Devotional Thought for This Morning
“In Search of Contentment in Life”
I have learned in whatever situation I am to be content. 12 I know how to be brought low, and I know how to abound. In any and every circumstance, I have learned the secret of facing plenty and hunger, abundance and need. 13 I can do all things through him who strengthens me.
Every year I fall into the trap of making new year’s resolutions. Even though I have yet to accomplish most of them, I continue to tell myself: “I can do it; this year will be different; I’m going to do it.” I may even tell myself, “I can do all things through Christ who strengthens me.” When taken out of context, we place a greater emphasis on the “I can do all things” because it fuels our desire to be self-sufficient. It creates the illusion that Paul is talking about what we can do when he’s actually pointing us to a greater truth—the very secret to life of how we can be.
And that secret is how we can be content. Paul writes that in any and every circumstance, whether it be a season of need or a season of abundance, he is content. Oftentimes we think about being content only in times of need but notice how Paul writes he knows what it means to be content even in times of abundance. Even when things are going well, he still understands how to be content only in Christ. For Paul, knowing Christ and being in Christ (Phil 3:8-12) was far more worthy than anything else. Nothing compared to this. His contentment in Christ made him invincible to all of life’s ups and downs. Therefore, Paul could confidently say that no matter the season of need or abundance, Paul could endure all things because he found his strength in Christ alone.
In a world where we take pride in our ability to be self-sufficient, Paul always boasted about his dependence on God alone (2 Cor. 12). As one commentator said, he understood that the secret to life was not to be self-sufficient, but to be God-sufficient. Regardless of what 2020 may or may not bring, may we begin this year with this heart of contentment. As Paul learned this secret to life, may we also learn this amazing truth. May we be content in Christ alone.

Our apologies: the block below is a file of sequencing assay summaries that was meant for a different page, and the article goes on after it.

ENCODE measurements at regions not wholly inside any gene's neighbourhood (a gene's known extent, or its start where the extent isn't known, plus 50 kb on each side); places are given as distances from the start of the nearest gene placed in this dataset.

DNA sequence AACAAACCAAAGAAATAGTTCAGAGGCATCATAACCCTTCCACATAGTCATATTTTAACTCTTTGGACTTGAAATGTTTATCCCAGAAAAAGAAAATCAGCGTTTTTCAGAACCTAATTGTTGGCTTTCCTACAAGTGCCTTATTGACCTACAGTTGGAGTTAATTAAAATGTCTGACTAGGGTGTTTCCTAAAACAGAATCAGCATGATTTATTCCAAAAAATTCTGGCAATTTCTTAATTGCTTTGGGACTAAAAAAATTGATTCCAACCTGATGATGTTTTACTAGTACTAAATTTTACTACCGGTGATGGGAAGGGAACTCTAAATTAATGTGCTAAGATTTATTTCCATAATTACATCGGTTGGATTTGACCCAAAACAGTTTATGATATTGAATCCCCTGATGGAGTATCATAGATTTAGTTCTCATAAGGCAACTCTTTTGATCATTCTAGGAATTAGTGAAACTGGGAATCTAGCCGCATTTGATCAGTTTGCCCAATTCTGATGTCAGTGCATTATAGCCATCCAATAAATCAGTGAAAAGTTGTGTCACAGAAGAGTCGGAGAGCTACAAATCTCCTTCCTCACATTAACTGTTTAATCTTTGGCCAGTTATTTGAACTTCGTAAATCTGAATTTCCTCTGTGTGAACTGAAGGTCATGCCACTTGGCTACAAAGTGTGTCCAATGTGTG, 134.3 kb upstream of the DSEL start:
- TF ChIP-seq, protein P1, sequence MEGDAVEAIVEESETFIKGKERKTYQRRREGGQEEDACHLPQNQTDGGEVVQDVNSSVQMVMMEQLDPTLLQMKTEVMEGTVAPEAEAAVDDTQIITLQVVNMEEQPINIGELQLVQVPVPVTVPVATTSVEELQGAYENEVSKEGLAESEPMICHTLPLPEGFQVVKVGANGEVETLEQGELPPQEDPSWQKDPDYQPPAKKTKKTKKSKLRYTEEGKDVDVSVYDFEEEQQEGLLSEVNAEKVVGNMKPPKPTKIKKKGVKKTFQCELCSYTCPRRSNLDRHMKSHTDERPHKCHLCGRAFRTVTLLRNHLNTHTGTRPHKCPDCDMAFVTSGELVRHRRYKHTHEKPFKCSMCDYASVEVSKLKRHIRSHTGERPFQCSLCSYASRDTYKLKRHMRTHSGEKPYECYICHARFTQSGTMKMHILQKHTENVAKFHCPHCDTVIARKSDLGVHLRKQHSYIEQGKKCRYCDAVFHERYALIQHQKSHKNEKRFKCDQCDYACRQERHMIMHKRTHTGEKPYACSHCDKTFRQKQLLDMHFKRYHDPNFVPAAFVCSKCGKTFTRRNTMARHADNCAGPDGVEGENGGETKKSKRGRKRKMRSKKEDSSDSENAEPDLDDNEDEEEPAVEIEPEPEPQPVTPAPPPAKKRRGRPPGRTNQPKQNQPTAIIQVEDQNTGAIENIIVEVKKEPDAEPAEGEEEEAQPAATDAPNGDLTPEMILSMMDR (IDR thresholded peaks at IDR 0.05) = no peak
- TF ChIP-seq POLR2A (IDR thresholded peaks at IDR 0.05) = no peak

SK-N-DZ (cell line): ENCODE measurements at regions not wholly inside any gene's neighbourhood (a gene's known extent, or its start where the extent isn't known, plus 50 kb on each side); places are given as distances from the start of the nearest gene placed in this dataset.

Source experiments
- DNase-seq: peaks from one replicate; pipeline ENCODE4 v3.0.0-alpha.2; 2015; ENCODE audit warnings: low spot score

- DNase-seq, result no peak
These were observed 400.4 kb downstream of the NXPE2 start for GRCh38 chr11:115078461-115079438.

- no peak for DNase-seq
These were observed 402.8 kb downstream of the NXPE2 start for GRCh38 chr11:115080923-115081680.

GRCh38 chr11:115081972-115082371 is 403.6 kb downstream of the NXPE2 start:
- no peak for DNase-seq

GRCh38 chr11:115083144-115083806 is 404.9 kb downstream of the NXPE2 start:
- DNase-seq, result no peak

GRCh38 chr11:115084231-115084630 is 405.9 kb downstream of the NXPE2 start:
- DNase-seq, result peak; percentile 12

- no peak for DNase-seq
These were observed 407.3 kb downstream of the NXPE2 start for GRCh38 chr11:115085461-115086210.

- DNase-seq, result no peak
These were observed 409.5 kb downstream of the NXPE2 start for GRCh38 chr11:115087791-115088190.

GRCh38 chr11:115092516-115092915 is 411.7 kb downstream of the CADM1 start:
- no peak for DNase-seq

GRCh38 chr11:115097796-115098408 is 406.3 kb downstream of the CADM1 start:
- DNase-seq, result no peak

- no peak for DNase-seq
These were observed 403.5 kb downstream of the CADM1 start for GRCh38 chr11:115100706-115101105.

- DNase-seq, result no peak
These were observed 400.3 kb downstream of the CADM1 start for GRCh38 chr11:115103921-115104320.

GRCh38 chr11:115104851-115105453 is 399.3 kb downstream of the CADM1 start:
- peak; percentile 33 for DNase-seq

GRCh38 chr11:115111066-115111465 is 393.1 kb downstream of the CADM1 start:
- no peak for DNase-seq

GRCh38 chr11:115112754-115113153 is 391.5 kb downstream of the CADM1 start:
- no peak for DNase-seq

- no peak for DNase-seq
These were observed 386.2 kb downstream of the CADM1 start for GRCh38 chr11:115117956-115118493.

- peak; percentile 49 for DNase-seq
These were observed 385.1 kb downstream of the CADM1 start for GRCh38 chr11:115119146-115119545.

Prayer: Father, teach me how to be content in You alone. Help me not to trust in myself, but in all circumstances find my satisfaction in You. I begin this year knowing that You are more than enough for me. May my weaknesses be ever so transparent so that Your power will shine all the more in my life.
Bible Reading for Today: John 2 (Luke 16)
Lunch Break Study
Read 1 Peter 1:3-5: Blessed be the God and Father of our Lord Jesus Christ! According to his great mercy, he has caused us to be born again to a living hope through the resurrection of Jesus Christ from the dead, 4 to an inheritance that is imperishable, undefiled, and unfading, kept in heaven for you, 5 who by God’s power are being guarded through faith for a salvation ready to be revealed in the last time.
Questions to Consider
- What is the living hope that Paul writes about?
- How is this hope different from our common definition of hope?
- In what do we put our hope?
- Paul, writing to a church facing constant persecution, reminds the believers that their ultimate hope is in the salvation that comes through Jesus Christ. It is a hope given by God’s mercy, meaning there is nothing we can do to earn it, or have it taken away. This hope is not just for our time here on earth, but it is a hope that leads us to an inheritance that awaits us in heaven.
- Living hope is not sheer optimism. Optimism leaves very little assurance that what we hope for will actually amount to something. Proverbs 10:28 says, “The hope of the righteous brings joy, but the expectation of the wicked will perish.” The hopes of this world will lead to nothing, but our hope in Christ will be eternal.
- Personal Response.
In describing how hope drives us, CS Lewis wrote “We are all born with desires. If I find myself a desire which no experience in this world can satisfy, the most probable explanation is that I was made for another world. If none of my earthly pleasures satisfy it, that does not prove that the universe is a fraud. Probably earthly pleasures were never meant to satisfy it, but only to arouse it, to suggest the real thing.”
Spend a few moments reflecting on what brings us pleasure. May they only point us to the true satisfaction that can only be found in Christ.